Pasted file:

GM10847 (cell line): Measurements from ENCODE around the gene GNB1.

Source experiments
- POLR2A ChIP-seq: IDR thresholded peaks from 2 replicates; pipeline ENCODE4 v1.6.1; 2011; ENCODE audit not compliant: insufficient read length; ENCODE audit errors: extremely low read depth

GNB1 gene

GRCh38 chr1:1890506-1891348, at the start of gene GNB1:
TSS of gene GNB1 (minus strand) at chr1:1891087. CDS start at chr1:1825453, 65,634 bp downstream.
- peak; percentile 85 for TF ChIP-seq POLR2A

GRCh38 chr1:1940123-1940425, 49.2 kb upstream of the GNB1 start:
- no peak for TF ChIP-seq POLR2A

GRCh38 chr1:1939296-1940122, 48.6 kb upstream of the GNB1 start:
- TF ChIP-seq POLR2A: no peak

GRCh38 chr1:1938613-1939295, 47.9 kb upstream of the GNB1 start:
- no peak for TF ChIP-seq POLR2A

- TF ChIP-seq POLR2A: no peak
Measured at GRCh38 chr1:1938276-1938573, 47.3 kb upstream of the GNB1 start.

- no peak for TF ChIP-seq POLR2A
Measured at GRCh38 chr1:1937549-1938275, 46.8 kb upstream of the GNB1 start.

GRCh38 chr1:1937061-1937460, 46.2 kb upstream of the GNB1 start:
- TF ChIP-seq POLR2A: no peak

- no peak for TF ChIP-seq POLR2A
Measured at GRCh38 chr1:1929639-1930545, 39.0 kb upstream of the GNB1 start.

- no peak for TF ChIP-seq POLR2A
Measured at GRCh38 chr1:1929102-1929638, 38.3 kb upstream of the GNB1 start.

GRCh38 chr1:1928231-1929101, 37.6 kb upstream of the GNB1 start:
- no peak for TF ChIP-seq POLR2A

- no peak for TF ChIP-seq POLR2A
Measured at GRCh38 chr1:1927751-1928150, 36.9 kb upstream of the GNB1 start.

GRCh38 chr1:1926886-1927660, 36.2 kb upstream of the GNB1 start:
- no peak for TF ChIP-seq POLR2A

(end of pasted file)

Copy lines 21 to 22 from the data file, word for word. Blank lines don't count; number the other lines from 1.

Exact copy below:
Measured at GRCh38 chr1:1929639-1930545, 39.0 kb upstream of the GNB1 start.

- no peak for TF ChIP-seq POLR2A